The 2018 World Cup has been so brilliant, so dramatic, that it threatens to become a little dull once we reach the latter stages. Germany, Argentina, and Spain have all fallen, leaving few of the traditional big nations into he competition. The quality of football won't be as high in the semis now - not that England fans will care. Or Brazil, who are now clear favourites despite their own issues in th group stages.
The World Cup resets once the knockouts begin, not just for psychological reasons but because favourites tend to find more space, more freedom, when facing similarly strong opposition. In 2014 Germany drew 2-2-2 with Ghana in the group stage; in 2010 Spain lost their opening match to Switzerland; and in 2006 Italy were held by USA. Brazil, then, shouldn't be too worried about their 1-1 draw with Switzerland or the angst-ridden, last-gasp win against Costa Rica.
Brazil can start afresh on Monday with a statement performance, but to do so will require one major change in personnel; if Tite's defensive, conservative side are to lift the trophy they need to add a more dynamic defensive midfielder to the starting lineup. Luckily, it just so happens they have the best such player in the world warming their bench.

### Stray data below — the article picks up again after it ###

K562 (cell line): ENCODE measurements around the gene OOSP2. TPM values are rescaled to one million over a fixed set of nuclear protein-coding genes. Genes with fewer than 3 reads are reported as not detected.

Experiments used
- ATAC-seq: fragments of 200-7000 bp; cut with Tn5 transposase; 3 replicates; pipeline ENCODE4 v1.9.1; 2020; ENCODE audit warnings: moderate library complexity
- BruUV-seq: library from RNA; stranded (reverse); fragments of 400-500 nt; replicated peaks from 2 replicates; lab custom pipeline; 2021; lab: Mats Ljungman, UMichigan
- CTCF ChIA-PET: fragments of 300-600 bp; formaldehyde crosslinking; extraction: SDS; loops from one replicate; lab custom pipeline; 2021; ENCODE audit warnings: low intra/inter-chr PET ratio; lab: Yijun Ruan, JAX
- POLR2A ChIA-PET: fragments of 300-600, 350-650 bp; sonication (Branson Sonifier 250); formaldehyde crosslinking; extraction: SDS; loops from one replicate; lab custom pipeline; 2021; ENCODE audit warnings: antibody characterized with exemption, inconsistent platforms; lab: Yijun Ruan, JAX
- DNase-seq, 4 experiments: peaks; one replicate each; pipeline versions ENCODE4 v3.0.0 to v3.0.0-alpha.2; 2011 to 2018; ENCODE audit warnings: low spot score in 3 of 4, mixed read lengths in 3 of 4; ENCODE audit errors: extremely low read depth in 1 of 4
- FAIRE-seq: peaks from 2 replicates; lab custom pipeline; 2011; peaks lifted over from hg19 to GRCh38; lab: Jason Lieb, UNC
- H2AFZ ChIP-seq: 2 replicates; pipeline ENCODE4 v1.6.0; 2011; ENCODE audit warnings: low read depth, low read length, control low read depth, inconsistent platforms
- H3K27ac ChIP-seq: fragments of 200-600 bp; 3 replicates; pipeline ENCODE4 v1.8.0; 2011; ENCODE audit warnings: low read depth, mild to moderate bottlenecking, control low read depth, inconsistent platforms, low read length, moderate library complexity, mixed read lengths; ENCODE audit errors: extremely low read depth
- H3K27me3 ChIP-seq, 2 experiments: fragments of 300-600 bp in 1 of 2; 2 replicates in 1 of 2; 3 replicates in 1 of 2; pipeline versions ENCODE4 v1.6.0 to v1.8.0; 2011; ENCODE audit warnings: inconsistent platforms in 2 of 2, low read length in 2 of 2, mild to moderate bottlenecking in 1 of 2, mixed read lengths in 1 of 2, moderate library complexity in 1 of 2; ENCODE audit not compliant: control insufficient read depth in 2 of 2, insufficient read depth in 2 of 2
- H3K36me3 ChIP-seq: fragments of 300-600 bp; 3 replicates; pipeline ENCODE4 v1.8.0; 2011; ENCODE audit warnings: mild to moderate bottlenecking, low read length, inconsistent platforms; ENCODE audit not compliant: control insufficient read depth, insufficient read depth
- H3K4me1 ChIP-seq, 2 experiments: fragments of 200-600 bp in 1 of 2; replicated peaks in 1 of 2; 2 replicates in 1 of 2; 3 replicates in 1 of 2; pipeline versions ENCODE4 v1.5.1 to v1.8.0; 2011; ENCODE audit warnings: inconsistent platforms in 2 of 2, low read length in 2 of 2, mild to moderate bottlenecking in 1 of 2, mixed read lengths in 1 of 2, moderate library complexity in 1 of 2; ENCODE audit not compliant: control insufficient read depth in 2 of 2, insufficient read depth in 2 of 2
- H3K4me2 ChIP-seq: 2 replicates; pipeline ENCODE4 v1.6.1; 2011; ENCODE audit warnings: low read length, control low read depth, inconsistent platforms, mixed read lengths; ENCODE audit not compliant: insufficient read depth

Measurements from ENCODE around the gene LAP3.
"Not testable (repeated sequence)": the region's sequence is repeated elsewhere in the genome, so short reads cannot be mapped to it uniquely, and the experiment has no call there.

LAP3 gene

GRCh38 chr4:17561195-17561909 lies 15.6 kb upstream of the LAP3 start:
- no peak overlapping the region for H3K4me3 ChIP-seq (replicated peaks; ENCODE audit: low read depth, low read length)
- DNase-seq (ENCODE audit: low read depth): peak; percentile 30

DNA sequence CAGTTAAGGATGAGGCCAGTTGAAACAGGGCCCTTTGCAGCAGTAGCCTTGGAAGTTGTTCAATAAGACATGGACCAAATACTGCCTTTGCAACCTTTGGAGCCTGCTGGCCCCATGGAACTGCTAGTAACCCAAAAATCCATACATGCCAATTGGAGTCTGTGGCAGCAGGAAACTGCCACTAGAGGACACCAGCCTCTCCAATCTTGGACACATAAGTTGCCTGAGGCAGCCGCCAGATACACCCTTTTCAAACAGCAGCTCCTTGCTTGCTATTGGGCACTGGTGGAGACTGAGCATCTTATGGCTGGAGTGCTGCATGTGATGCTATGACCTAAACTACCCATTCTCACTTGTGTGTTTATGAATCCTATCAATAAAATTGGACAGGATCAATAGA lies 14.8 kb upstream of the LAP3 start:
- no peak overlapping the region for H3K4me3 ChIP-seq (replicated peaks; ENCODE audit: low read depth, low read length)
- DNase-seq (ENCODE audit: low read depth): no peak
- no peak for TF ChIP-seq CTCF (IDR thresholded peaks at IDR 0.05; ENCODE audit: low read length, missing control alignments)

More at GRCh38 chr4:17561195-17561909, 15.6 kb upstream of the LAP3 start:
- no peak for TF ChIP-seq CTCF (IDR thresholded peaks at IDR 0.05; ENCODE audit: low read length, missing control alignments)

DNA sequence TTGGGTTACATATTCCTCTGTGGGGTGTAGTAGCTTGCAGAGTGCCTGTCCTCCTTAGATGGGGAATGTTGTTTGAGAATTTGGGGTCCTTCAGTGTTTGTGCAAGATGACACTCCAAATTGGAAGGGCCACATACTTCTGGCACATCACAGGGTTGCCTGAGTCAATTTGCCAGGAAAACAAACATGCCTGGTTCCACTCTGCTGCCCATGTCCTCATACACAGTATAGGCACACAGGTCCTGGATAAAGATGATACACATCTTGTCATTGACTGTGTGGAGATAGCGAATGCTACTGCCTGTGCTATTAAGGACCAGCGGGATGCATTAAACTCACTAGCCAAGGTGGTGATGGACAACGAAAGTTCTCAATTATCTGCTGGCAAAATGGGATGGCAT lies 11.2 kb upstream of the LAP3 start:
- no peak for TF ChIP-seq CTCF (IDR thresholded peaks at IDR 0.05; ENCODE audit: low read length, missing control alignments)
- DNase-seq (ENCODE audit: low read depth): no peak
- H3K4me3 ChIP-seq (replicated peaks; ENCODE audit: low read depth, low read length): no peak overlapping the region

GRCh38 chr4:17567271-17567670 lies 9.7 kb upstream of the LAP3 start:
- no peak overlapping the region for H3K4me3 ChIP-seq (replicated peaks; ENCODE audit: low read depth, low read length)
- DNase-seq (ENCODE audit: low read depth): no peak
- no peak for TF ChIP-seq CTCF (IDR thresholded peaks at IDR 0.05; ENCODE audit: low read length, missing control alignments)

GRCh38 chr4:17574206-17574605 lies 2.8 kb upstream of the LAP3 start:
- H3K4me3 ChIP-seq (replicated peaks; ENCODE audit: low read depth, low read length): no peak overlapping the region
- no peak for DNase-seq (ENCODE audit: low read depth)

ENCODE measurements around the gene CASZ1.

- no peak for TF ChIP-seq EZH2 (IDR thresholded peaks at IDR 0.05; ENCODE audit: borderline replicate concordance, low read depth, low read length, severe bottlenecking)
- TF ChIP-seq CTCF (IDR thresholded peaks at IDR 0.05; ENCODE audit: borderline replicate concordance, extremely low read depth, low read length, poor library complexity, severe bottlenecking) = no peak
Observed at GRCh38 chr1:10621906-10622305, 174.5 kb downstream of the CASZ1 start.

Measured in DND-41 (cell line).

Mexico will not be easy opponents. Their 1-0 victory over Germany was defined by incisive counter-attacks through the middle of the pitch as Juan Carlos Osorio's side boldly left two or three players in attack at all times. They will no doubt repeat this template against Brazil, whose possession dominance and attack-minded full-backs makes them vulnerable to the threat of Javier Hernandez, Hirving Lozano, and Carlos Vela.
But the biggest reason Mexico will feel optimistic is the holes in the Brazil midfield. Philippe Coutinho is expected to maraud into the number ten space just as he did as a false-eight at Liverpool, while Paulinho acts as the linchpin in possession. Their frailties haven't been openly exposed in Russia yet, but Mexico will be licking their lips at the prospect of running at Casemiro - all alone at the base of midfield.
For Brazil to progress, then, they must bring Manchester City's Fernandinho into the starting lineup ahead of Paulinho.
After two years of tutelage under Pep Guardiola there is nobody in world football better at stamping out counter-attacks than Fernandinho. Flitting constantly between multiple positions (he simultaneously drops into the back three, anchors the midfield, and presses high onto the first point of the counter), the City midfielder's intelligence would surely suffocate Lozano and Vela.
Casemiro will need help in the middle, and Fernandinho is the perfect partner. The Real Madrid man is a simpler footballer, sitting just in front of the back four to mop things up, which is why a dynamic, pressing team-mate would compliment the side perfectly. If Paulinho is in the side, roaming ahead of Casemiro, then Mexico will find space to burst into - building up enough speed to make Casemiro helpless from such a deep starting position.
Leaving Fernandinho out of any starting lineup is frankly madness. But as the knockout stages begin and the opposition threat increases, it might just be suicidal for Tite to deploy Barcelona's Paulinho instead. Osorio and his players will certainly know who they would prefer to play against.